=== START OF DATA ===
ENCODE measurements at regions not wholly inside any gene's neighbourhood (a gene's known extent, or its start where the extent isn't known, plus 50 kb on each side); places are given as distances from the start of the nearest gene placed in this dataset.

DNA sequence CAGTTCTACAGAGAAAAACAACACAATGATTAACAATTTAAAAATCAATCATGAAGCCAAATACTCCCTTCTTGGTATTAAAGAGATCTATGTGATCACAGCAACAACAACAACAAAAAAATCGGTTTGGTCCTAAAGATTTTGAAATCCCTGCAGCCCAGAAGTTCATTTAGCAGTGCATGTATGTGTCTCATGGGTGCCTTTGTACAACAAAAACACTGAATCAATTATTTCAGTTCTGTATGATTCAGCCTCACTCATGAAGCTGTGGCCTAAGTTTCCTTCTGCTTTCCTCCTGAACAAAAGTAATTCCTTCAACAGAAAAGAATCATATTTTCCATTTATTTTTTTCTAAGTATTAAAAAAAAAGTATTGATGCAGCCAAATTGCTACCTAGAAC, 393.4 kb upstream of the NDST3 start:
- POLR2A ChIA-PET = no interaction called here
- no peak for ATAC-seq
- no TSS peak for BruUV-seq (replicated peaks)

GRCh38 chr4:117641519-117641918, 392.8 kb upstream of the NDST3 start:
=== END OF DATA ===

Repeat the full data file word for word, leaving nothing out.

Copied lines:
ENCODE measurements at regions not wholly inside any gene's neighbourhood (a gene's known extent, or its start where the extent isn't known, plus 50 kb on each side); places are given as distances from the start of the nearest gene placed in this dataset.

DNA sequence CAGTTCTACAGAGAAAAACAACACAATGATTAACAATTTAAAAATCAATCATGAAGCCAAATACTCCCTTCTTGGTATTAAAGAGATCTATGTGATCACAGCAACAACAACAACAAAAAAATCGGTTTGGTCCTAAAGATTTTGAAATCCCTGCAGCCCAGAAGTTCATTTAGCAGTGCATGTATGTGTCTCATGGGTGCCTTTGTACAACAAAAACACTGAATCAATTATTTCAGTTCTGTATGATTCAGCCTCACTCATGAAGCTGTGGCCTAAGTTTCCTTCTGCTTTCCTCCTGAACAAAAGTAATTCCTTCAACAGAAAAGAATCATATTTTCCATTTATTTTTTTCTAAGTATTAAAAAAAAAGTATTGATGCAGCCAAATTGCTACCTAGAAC, 393.4 kb upstream of the NDST3 start:
- POLR2A ChIA-PET = no interaction called here
- no peak for ATAC-seq
- no TSS peak for BruUV-seq (replicated peaks)

GRCh38 chr4:117641519-117641918, 392.8 kb upstream of the NDST3 start: